So, what to do in London that won't see you fleeced of every last penny? The free museums are a given, but be prepared to queue for entry to places like the Natural History Museum. They can also get uncomfortably busy. If you want to try something totally different and are prepared to venture out as far as Zone 4 you could visit the RAF Museum at Colindale. Entry is completely free and the place is vast - think hangars filled with everything aviation related, from WW2 fighter planes to flight simulators. There's a great interactive area where kids can get inside models, play at being pilots and have a go at low-level hang gliding. 

I should perhaps mention at this point that we have two boys so if my suggestions seem a little male-orientated I apologise. A more unisex option that we tried out on our last trip was an afternoon of outdoor play at the Princess Diana Memorial Garden in Kensington. It being the last really sunny day of the summer holidays when we visited, we had to endure a one-in-one-out queue to gain entry to this sweet little playground, but I imagine those were unusual circumstances. It's a contained space that provides a bit of sanctuary from the bustle of the West End, and it has some lovely play equipment and nice zones in which to rest and recharge before taking on the rest of the city.
Thames Barrier Park

Having been to London several times before with the kids our choices on our last visit were perhaps a little unconventional, but no less successful and budget-friendly. A ride on the DLR was a huge hit, simply because the kids can sit at the front of a driver-less train and, well, drive it...boy heaven. We rode out as far as the Thames Barrier which my elder, design-obsessed son wanted to see. It is actually pretty impressive when viewed from the tranquil surroundings of the Thames Barrier Park at Silvertown.

The biggest success, though, was a ride on the cable cars across the Greenwich Peninsula. With child returns around the £4 mark and adults at £8 this is a much cheaper way to take in the London skyline than the Eye. Granted the cable cars don't offer quite as much visual interest as the Eye, but when a family ticket on the Eye clocks up a whopping £63 that's a big dent in your spending money.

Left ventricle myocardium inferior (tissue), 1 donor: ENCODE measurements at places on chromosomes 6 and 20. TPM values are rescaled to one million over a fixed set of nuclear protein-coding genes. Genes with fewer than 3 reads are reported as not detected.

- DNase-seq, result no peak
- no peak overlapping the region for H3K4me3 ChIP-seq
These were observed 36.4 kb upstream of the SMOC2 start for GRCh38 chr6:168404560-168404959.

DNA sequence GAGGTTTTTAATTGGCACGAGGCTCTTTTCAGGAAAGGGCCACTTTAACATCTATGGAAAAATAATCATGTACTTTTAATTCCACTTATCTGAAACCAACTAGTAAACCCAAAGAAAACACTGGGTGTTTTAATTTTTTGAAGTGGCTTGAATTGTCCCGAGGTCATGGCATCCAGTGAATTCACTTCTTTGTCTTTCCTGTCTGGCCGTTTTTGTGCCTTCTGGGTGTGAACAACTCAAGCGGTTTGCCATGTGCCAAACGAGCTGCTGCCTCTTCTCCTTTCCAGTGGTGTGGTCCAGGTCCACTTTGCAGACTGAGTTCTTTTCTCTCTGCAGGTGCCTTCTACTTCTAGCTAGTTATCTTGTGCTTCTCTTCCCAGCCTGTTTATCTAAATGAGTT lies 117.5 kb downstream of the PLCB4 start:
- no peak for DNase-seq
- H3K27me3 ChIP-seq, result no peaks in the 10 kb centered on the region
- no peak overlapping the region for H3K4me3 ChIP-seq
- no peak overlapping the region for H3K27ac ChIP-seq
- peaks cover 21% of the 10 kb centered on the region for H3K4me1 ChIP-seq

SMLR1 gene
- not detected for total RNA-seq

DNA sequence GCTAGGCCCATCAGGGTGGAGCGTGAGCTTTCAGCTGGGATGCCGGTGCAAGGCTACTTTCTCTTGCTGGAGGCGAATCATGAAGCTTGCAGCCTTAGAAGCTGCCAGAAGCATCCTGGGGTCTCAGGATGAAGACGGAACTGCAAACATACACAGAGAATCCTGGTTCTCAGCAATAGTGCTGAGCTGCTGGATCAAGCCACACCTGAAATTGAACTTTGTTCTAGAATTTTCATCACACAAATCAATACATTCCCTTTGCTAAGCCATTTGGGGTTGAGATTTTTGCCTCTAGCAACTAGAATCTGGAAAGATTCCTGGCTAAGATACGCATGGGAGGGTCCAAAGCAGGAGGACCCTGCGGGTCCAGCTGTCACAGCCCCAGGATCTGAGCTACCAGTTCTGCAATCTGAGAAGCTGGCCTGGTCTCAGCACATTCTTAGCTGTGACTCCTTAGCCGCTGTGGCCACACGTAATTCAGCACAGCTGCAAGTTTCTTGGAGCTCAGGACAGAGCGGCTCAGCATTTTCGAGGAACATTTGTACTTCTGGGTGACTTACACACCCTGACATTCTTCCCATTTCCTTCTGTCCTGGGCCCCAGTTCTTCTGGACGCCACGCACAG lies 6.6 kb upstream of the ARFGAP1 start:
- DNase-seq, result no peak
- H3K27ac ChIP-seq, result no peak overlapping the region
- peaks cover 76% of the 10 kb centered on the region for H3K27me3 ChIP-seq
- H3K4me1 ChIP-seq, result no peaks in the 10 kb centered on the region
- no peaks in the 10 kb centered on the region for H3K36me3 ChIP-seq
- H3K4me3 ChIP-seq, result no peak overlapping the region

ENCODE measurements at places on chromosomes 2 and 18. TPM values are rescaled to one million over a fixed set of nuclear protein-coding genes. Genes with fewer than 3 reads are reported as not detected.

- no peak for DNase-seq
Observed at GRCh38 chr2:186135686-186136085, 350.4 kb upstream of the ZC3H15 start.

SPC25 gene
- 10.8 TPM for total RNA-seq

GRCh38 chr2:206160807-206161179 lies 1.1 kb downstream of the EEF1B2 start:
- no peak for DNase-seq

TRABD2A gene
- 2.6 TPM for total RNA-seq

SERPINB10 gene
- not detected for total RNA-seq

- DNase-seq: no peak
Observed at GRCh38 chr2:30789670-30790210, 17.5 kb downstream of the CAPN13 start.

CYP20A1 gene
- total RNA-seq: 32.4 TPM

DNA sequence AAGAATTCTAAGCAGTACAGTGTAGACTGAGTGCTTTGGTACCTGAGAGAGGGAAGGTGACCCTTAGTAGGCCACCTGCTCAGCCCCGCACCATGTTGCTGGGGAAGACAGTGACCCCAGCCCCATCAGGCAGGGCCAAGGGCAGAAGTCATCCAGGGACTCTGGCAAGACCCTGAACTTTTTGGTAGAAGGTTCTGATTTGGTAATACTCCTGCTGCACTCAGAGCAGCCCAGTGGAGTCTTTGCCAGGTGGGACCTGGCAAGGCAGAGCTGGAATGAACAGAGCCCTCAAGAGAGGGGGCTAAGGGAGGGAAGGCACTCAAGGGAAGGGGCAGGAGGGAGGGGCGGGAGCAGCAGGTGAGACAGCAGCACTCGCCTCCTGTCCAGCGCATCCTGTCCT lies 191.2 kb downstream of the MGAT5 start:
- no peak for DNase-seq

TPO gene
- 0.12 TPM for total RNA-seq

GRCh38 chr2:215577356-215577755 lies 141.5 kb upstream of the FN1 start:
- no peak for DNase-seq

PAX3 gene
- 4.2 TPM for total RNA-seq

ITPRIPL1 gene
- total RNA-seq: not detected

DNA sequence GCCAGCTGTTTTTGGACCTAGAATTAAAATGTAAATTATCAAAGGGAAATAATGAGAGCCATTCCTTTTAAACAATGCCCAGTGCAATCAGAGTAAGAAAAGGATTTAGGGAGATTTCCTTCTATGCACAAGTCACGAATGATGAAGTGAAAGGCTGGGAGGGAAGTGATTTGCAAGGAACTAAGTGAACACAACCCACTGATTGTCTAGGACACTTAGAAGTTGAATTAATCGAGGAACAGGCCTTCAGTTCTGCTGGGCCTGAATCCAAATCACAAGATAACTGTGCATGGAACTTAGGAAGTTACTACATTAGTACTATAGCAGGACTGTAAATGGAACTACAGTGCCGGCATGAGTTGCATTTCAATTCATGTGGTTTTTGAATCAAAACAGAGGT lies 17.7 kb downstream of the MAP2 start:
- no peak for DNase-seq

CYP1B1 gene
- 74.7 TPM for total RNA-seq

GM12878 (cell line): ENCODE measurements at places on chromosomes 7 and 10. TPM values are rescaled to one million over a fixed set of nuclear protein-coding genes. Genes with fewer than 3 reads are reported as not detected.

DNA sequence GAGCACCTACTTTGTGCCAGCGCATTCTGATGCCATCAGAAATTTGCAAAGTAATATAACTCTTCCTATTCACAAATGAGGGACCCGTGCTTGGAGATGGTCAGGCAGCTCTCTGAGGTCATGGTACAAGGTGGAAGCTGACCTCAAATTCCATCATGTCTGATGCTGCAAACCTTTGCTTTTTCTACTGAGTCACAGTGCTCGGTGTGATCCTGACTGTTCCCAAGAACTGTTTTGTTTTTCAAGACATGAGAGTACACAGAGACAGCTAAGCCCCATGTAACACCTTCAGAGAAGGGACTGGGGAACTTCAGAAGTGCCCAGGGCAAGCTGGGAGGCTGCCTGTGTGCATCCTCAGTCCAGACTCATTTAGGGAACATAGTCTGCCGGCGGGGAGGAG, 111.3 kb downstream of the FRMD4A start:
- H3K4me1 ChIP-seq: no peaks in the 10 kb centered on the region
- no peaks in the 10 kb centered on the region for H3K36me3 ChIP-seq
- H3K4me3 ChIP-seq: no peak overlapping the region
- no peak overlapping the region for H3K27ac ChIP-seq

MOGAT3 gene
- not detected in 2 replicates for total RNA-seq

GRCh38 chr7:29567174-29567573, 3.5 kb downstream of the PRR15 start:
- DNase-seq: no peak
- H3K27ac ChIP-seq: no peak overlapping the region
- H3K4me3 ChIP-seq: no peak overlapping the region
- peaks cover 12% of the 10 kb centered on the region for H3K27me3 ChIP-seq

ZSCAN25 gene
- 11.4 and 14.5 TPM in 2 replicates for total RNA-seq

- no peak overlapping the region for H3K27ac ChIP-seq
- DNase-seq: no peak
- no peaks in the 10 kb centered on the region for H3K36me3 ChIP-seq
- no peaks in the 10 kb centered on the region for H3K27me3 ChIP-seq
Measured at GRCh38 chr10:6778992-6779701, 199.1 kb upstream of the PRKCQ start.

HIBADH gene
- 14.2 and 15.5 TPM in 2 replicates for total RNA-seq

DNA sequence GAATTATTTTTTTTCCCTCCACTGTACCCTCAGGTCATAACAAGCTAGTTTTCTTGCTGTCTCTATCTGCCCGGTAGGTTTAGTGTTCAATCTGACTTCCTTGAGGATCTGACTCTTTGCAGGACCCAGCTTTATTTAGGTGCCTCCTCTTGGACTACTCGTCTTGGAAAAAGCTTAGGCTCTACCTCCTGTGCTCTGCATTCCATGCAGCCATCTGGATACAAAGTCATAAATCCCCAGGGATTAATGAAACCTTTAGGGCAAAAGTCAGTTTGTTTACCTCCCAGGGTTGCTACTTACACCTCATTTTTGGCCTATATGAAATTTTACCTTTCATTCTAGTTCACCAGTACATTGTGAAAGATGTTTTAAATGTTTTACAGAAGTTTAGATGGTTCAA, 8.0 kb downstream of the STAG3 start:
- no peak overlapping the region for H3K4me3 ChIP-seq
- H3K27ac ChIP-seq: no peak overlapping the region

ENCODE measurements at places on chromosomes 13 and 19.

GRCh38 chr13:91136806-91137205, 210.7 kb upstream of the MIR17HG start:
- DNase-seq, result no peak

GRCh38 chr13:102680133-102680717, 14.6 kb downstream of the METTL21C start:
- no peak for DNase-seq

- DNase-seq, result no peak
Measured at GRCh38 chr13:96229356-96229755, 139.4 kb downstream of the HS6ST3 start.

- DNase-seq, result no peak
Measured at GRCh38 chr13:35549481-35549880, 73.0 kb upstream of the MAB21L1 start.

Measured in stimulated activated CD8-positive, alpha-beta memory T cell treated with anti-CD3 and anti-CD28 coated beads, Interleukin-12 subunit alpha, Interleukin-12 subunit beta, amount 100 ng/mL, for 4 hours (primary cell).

London from above - without paying ££s

Our kids loved going on the cable cars and we barely had to queue to get on them. You could buy a single and then cruise back across the river by boat, or just pick up the tube from the 02. We did the latter, stopping off at Canary Wharf so my son could fulfil a life-long desire to see One Canada Square in all its architectural glory. He's a Richard Rogers in the making...

A quick scoot up to Buck House, followed by a climb on the lions at Trafalgar Square and a walk around the refined environs of the confectionery section at Fortnum & Mason for a bag of treats to enjoy on the train journey home, and we were all pretty much pooped. London is exhausting with children in tow. Even when travelling on the tube there are huge distances involved - just changing branch line sometimes involves a convoluted march up and down stairs and across concourses - and you can forget how tired little legs can get. That's why it sometimes pays to avoid the major tourist sights or try to cover unrealistic distances. Taking a more leftfield approach in our choices this time around made for a much less stressful, enjoyable trip, and it certainly helped to keep a handle on costs.

If you'd like to find out more about the Premier Inn at Old Street, visit the website here.

And for more information about the Emirate Airline cable cars, click here.
SHARE:

Tuesday, 8 October 2013

Broadening Our Pizza Horizons at Acapella